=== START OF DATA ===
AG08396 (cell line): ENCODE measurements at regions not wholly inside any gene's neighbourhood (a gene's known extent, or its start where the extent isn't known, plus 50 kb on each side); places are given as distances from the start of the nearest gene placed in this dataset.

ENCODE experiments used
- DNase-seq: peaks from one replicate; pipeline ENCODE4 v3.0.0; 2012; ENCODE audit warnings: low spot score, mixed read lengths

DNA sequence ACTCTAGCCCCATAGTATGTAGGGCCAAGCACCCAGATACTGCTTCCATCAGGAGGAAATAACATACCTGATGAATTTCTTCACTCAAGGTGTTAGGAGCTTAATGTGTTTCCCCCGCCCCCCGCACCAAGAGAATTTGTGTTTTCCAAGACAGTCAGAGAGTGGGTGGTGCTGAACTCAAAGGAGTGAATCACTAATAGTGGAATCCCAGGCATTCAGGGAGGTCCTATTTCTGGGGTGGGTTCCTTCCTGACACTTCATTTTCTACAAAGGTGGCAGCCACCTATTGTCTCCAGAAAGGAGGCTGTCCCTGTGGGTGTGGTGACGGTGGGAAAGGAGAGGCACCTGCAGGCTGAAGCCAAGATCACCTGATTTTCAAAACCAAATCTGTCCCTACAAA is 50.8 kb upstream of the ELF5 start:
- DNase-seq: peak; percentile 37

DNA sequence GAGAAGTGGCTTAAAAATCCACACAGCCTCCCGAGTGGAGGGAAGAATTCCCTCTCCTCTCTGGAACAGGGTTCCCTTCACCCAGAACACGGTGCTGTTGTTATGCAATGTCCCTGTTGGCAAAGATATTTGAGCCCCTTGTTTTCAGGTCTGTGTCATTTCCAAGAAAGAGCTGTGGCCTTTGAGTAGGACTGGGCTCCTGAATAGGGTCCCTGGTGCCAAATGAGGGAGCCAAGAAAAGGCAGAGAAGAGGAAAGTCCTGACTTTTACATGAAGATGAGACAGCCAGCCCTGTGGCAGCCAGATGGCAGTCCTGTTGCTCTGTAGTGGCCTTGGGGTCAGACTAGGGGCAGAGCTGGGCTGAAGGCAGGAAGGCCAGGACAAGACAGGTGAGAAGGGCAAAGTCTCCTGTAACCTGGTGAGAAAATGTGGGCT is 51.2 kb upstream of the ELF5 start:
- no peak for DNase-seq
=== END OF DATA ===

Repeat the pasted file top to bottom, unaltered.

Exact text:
AG08396 (cell line): ENCODE measurements at regions not wholly inside any gene's neighbourhood (a gene's known extent, or its start where the extent isn't known, plus 50 kb on each side); places are given as distances from the start of the nearest gene placed in this dataset.

ENCODE experiments used
- DNase-seq: peaks from one replicate; pipeline ENCODE4 v3.0.0; 2012; ENCODE audit warnings: low spot score, mixed read lengths

DNA sequence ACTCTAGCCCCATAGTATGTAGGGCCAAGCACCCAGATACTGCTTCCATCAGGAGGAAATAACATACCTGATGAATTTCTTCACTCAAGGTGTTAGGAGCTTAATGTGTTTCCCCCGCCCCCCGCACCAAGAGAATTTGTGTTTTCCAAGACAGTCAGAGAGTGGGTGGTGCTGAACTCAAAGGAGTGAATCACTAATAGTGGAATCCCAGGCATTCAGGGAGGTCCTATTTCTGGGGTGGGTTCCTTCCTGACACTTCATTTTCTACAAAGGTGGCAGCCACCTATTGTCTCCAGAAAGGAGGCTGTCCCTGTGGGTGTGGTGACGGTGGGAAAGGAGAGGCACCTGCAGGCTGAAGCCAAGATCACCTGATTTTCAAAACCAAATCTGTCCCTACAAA is 50.8 kb upstream of the ELF5 start:
- DNase-seq: peak; percentile 37

DNA sequence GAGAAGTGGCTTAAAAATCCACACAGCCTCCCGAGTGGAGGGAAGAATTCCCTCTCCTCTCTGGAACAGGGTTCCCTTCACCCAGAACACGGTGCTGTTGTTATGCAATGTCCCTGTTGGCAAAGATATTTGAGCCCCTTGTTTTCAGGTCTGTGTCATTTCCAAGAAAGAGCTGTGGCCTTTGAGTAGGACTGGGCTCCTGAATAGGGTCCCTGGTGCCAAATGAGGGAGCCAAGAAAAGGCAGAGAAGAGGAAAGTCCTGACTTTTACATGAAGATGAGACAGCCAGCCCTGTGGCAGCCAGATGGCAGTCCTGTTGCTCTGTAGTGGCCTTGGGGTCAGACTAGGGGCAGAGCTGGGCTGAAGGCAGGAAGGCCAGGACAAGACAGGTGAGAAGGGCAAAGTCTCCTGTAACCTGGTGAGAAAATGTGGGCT is 51.2 kb upstream of the ELF5 start:
- no peak for DNase-seq